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Campaigns for Awareness Using Media and Publicity to Assess Responses of Individuals in Europe

European Union
Complete with results
Project Acronym
STRIA Roadmaps
Smart mobility and services (SMO)
Transport policies
Societal/Economic issues
Transport sectors
Active mobility


Background & Policy context

Many urban areas in the European Union are experiencing congestion problems, and concerns are growing over air quality and road safety. Governments and local authorities are responding with measures to manage demand, reduce car usage and encourage public transport, walking and cycling. Information and awareness campaigns have an important role in making people aware of the need for change and the available alternatives. However, the evidence suggests that transport specialists have not always made the best use of marketing expertise.


CAMPARIE aimed to collate and disseminate strategies for information and awareness campaigns in the transport sector, based on real-life experiences, in order to provide decision support for future initiatives.


Parent Programmes
Institution Type
Public institution
Institution Name
European Commission; Directorate-General for Energy and Transport (DG TREN; formerly DG VII)
Type of funding
Public (EU)


The project has developed a software-based tool that provides information on more than 100 previous campaigns (mainly concerning public transport). It is designed to help practitioners identify experiences relevant to their own situation. The software is complemented by guidelines on the process of designing a campaign.

A survey confirmed that local authorities usually use transport planners and engineers rather than communications experts for designing and running campaigns. Conversely, the professional agencies that are sometimes employed to support such campaigns often have little or no experience of transport-related issues. The CAMPARIE outputs aim to bridge this gap by broadening the knowledge base on both sides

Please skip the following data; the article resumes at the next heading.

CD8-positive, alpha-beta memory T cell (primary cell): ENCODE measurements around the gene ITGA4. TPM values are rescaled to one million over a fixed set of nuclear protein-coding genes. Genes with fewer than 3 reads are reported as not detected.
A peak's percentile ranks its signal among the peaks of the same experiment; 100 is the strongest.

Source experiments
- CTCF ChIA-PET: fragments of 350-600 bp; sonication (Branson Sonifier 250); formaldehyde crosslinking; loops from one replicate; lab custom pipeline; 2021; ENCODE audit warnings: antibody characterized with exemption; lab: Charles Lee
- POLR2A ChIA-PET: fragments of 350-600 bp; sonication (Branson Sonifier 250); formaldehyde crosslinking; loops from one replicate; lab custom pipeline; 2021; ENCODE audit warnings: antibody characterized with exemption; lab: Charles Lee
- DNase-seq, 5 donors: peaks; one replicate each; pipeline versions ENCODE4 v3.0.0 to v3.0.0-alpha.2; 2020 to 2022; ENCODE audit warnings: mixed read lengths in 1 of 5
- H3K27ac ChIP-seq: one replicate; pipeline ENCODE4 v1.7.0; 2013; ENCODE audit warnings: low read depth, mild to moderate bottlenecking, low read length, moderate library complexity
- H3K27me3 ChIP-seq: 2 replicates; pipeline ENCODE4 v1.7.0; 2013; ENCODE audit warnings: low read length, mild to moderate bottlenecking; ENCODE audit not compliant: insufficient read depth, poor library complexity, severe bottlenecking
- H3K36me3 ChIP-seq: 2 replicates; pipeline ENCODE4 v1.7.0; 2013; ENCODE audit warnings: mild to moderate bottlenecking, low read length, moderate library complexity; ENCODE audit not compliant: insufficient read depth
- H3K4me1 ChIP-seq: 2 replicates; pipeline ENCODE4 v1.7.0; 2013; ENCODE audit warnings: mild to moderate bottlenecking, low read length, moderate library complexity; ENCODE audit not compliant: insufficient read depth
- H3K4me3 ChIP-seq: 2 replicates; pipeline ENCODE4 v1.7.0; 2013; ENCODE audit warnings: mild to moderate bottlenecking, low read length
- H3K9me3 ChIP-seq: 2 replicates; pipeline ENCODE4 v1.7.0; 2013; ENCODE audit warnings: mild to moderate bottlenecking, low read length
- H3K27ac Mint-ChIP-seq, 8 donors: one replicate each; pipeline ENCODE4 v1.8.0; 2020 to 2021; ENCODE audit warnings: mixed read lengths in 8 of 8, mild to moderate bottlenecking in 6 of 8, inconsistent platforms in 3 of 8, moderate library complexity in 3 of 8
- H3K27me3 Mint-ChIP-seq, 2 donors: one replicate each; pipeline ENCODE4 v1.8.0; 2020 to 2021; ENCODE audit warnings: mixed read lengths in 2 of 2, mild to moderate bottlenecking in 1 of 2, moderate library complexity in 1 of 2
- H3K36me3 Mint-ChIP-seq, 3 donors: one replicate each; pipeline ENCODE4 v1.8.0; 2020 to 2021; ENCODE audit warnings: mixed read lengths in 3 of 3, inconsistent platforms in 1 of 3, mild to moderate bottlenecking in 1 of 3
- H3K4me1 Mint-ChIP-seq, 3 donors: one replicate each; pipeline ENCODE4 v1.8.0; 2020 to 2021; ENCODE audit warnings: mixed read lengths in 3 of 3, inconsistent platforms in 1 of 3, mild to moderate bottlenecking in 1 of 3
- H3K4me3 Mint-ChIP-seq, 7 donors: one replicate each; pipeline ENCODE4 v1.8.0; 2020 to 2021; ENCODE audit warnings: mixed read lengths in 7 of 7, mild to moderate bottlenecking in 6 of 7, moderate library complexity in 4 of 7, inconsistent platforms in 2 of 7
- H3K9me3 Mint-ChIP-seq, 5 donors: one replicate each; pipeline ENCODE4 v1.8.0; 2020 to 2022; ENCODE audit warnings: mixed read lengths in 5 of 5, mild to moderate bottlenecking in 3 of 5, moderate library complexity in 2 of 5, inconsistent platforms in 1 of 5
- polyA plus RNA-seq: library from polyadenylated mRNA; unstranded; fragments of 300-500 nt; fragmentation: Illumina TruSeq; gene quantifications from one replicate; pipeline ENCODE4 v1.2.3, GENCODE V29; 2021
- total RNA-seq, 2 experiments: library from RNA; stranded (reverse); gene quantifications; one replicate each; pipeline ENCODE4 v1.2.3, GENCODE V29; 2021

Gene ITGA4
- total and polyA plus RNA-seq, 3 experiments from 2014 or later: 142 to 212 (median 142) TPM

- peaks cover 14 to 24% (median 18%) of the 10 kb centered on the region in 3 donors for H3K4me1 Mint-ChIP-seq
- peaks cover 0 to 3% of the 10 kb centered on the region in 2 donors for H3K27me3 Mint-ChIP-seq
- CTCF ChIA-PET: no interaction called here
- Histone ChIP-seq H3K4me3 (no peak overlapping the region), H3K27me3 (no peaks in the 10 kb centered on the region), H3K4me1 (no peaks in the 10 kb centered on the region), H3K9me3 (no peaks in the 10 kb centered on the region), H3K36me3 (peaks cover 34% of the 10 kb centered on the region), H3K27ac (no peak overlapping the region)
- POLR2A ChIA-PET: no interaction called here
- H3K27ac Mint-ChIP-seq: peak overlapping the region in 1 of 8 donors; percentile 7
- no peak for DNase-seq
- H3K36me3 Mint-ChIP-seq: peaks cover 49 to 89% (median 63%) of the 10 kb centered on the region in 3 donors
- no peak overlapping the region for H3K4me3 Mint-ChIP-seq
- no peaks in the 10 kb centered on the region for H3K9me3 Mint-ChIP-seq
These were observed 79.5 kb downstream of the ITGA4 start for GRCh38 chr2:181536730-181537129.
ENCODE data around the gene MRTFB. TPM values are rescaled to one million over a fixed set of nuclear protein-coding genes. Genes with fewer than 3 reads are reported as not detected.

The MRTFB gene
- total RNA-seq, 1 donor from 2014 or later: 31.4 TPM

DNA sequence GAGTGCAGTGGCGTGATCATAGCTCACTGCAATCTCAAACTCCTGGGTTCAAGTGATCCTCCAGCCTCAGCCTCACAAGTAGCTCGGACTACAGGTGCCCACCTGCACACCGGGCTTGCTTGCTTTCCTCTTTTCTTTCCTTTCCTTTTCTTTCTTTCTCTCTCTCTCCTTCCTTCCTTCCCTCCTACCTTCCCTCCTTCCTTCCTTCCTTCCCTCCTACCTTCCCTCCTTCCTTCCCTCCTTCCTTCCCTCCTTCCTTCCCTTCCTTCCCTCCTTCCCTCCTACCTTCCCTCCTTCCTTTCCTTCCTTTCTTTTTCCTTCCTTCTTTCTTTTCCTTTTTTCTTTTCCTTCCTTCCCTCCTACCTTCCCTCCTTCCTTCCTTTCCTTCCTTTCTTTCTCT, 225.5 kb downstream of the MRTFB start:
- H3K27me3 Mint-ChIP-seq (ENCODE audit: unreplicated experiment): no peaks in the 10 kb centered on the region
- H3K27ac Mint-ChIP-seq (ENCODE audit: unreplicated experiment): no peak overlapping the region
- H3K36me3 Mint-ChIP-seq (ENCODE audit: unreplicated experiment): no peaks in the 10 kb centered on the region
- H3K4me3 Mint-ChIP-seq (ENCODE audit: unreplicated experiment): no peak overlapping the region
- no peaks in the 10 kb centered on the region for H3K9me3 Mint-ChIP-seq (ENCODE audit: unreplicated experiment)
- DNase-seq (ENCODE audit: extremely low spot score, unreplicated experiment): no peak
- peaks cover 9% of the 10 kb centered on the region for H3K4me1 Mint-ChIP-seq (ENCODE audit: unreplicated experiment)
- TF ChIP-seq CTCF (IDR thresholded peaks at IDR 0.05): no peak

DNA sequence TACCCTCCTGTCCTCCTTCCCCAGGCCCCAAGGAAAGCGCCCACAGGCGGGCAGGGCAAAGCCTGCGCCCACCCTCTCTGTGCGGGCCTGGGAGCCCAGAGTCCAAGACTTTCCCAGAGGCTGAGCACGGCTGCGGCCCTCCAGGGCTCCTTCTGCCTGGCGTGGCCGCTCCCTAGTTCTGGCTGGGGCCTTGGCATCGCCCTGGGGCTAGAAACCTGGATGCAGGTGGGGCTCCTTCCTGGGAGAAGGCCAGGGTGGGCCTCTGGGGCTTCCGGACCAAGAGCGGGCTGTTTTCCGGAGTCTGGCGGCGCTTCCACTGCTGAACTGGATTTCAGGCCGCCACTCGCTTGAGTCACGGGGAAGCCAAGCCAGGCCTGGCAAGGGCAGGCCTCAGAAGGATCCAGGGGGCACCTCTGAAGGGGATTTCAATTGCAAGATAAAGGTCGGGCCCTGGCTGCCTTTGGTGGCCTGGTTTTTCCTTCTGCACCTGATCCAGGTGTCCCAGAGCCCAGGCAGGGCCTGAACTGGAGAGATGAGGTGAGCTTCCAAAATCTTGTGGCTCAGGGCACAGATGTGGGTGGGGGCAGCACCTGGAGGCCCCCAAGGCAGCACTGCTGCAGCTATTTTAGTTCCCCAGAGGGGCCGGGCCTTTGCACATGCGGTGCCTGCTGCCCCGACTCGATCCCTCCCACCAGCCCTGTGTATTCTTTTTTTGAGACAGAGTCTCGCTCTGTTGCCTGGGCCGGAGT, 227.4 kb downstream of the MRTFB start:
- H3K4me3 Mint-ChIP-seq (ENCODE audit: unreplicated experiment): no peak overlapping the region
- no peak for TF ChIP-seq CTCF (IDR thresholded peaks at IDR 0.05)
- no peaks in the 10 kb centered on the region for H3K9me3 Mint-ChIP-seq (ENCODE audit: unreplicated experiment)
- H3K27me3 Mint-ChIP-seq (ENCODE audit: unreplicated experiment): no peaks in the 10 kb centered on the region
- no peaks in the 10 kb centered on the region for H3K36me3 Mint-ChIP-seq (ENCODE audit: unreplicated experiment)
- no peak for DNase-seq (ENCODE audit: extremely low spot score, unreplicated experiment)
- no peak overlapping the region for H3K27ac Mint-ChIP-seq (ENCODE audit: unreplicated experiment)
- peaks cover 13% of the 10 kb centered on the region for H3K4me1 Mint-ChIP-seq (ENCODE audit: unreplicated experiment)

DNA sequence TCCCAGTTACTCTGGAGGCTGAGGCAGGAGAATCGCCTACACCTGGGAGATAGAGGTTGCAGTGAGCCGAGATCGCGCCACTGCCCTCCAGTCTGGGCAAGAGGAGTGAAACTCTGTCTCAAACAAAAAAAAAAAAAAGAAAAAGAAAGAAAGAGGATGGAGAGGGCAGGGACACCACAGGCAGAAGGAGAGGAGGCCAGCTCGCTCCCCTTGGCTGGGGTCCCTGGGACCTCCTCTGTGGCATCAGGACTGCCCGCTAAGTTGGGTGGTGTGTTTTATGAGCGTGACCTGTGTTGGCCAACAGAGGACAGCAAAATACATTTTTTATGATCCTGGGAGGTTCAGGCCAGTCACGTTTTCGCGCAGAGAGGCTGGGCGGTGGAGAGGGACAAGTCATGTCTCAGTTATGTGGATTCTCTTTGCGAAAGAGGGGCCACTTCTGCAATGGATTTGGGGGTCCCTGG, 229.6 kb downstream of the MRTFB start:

General public awareness campaigns tend to be undertaken by regional and national authorities. Impacts cannot readily be assessed, and a long time period is necessary to obtain reliable results. In contrast, local authorities and operators seem to prefer targeted campaigns and more individualised marketing. This requires some knowledge of user needs, and use of the latest developments in market segmentation techniques, computer applications and the targeted use of incentives.

Six campaigns were used as field applications within CAMPARIE: Dormagen, Leeds, Madrid, Nantes, Thessaloniki and Torino. These included promotion of public transport, car free days and traveller information. Detailed evaluation generated the following insights:

  • The success of a campaign is maximised when combined with one or more specific policy measures (such as traffic restrictions or a new public transport service).
  • Mixes of measures and mixes of campaigns seem to have an increased effect relative to isolated efforts.
  • General awareness campaigns need to be repeated at regular intervals, otherwise they lose their 'power' to influence behaviour. Campaigns targeted on specific groups have stronger and longer-lasting effects.
  • Most of the campaigns studied by CAMPARIE can be transferred to other locations, with appropriate adaptation.

Policy implications

CAMPARIE concluded that marketing is not being used to its full potential in the transport sector to support policy-induced changes in behaviour. This may be due to decision-makers not being comfortable with how to design and evaluate campaigns. The consequence is that they are missing a low-cost approach to increasing the impact of high-cost measures.

CAMPARIE found that there is a need to distinguish a campaign coming from a local authority to that of a private enterprise aimed at promoting a particular product or service. Target audiences often discard material that they consider pure advertising, and therefore need to be warned about 'public service' information.

Children need to be addressed by campaigns. It is likely that someone will develop less car-centred travel behaviour and attitudes if their awareness of the issues has been raised from an early age.

For the future, the issue remains as to how to make tools such as the CAMPARIE software available to users and up-to-date. This suggests that future applications of this sort need to be web-based.

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